Labrum Shoulder Stretch
The socket of the shoulder is a relatively unstable joint. A piece of cartilage called the labrum forms a cup for the end of the arm bone — called the humerus — to move and helps with stability. When the muscles that surround the shoulder joint produced unbalanced tension, the labrum can become damaged. Stretching and strengthening the musculature of the shoulder can protect the labrum and promote optimal shoulder function. Before exercising or stretching your shoulders, warm up with five to 10 minutes of aerobic activity like walking or jogging.
Shoulder Joint Anatomy
Your shoulder is surrounded by muscles, tendons and bursae designed to give it its diverse range of motion. The rotator cuff muscles enable you to do large motions like throwing a baseball, serving a tennis ball, or swimming. When the internal rotators are tighter or looser than the external rotators, you place stress on the structures of your shoulder, including your glenoid labrum. The labrum is like a washer that secures the "ball" of your humerus, or arm bone, into the shoulder glenoid, or socket. To balance muscle tension and protect your labrum, stretch your internal and external rotators.
Gently taking your shoulder joint through its normal range of motion will loosen tight muscles. Lean forward from your hips and place one hand on a counter or table for support. Keeping your chest lifted and your back flat, let your other arm hang freely at your side. To enhance the effect, grasp a light dumbbell or kettle bell. Gently swing your arm forward and back for five to ten repetitions. Repeat the exercise moving your arm side-to-side, and then make circles, inward and then outward. Repeat the entire sequence with the other arm.
External Rotaor Static Stretch
To stretch the external rotators, stand erect with a lifted chest, shoulders pulled back and down. Lift your right arm to the side until it is parallel to the floor. Without rotating your trunk, draw your arm across your chest, placing the palm of your right hand just above your elbow. Apply gentle pressure until you feel a stretch at the back of your shoulder. Hold for 30 to 60 seconds, then repeat to the other side.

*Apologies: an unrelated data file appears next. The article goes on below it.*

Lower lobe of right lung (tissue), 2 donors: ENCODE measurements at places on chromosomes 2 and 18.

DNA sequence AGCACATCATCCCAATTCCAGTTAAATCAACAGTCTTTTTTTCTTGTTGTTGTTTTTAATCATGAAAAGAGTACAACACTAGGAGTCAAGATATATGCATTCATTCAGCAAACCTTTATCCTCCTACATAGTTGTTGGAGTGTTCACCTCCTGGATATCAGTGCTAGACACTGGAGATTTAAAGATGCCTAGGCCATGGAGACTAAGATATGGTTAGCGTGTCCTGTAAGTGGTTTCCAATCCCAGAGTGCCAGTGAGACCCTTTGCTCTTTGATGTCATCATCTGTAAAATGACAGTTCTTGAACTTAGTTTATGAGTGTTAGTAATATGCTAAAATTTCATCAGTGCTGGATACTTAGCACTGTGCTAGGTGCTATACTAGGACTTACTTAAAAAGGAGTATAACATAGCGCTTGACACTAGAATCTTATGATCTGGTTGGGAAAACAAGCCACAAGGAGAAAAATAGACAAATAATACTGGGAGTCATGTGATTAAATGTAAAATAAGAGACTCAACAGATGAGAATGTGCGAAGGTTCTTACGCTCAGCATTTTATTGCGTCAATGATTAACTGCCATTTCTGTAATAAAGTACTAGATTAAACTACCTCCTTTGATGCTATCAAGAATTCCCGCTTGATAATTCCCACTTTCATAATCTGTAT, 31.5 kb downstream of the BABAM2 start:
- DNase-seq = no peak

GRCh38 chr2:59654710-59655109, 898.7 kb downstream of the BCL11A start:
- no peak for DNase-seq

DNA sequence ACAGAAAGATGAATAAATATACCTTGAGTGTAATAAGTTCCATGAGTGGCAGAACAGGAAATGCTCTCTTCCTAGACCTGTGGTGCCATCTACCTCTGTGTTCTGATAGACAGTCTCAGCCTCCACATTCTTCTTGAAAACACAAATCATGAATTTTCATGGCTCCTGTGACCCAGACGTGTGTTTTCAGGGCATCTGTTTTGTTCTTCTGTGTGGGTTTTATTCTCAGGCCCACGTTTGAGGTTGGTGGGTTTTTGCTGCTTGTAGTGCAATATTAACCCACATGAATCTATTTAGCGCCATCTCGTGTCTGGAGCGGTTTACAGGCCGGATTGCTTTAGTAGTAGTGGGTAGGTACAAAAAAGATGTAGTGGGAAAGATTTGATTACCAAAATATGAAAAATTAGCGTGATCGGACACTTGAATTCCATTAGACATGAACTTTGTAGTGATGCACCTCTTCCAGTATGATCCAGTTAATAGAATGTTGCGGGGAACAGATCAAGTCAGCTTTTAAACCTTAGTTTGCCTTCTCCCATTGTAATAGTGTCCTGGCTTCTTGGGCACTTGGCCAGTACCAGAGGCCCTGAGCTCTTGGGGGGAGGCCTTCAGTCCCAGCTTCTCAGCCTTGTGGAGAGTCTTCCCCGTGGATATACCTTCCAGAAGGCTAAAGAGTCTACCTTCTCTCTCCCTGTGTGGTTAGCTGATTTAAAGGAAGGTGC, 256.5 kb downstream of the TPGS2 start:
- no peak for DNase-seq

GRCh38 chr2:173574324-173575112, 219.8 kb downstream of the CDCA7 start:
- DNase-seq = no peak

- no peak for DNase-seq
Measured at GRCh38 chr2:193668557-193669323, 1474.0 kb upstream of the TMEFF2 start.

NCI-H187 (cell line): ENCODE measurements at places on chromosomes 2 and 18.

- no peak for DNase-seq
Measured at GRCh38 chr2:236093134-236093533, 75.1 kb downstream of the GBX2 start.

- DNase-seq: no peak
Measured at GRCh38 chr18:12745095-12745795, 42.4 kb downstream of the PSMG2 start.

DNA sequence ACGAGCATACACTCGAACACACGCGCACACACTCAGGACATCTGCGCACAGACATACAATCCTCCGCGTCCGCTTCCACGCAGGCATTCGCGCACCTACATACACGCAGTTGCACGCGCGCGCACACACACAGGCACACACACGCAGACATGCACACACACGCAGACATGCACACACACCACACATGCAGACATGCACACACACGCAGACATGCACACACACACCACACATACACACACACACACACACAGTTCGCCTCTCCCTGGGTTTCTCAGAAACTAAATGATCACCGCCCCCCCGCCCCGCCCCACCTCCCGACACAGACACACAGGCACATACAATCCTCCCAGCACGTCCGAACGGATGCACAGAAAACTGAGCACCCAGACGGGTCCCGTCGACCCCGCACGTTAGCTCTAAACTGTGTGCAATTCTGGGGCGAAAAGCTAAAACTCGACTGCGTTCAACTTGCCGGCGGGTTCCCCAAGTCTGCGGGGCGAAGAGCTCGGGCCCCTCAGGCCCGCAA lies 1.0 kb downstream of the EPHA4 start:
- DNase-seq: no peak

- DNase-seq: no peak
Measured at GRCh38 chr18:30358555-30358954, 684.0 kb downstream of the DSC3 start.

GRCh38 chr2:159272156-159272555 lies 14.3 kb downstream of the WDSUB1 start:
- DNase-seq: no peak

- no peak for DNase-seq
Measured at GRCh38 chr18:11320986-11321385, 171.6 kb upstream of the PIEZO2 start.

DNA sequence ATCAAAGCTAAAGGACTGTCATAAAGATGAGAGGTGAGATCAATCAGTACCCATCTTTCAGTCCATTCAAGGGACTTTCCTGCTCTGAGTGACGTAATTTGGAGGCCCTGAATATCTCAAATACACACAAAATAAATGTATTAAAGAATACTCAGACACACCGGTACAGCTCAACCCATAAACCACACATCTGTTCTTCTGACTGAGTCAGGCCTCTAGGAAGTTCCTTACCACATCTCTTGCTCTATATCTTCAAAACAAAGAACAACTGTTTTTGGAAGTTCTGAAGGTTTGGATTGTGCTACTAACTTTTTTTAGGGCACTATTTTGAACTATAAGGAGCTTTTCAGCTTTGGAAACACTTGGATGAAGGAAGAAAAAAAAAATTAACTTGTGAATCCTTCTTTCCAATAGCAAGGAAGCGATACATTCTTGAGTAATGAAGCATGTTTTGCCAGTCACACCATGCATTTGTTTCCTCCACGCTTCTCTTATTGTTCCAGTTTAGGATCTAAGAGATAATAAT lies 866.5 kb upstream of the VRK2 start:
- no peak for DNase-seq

Internal Rotator Static Stretch
To stretch the internal rotators, stand erect, chest lifted. Lift both arms to the side until they are parallel to the floor. Turn your palms to the ceiling and squeeze your shoulder blades together as you draw your arms backward until you feel a stretch at the front of your shoulders. Return to your cruciform position and turn your palms downward until they face backward. Draw your arms back until you feel a stretch. Hold for 30 to 60 seconds.
- American Academy of Orthopedic Surgeons: Rotator Cuff and Shoulder Conditioning Program
- OrthoInfo: Shoulder Joint Tear (Glenoid Labrum Tear)
- Varacallo M, Mair SD. Superior labrum anterior posterior (SLAP) lesions. [Updated 2019 Jun 4]. In: StatPearls. Treasure Island (FL): StatPearls Publishing; 2019 Jan.
- American Academy of Orthopaedic Surgeons. Shoulder joint tear (glenoid labrum tear). Updated October, 2017.
- Varacallo M, Mair SD. Biceps tendon dislocation and instability. [Updated 2019 Sep 7]. In: StatPearls. Treasure Island (FL): StatPearls Publishing; 2019 Jan.
Steve Silverman is an award-winning writer, covering sports since 1980. Silverman authored The Minnesota Vikings: The Good, The Bad and The Ugly and Who's Better, Who's Best in Football -- The Top 60 Players of All-Time, among others, and placed in the Pro Football Writers of America awards three times. Silverman holds a Master of Science in journalism from the Medill School of Journalism.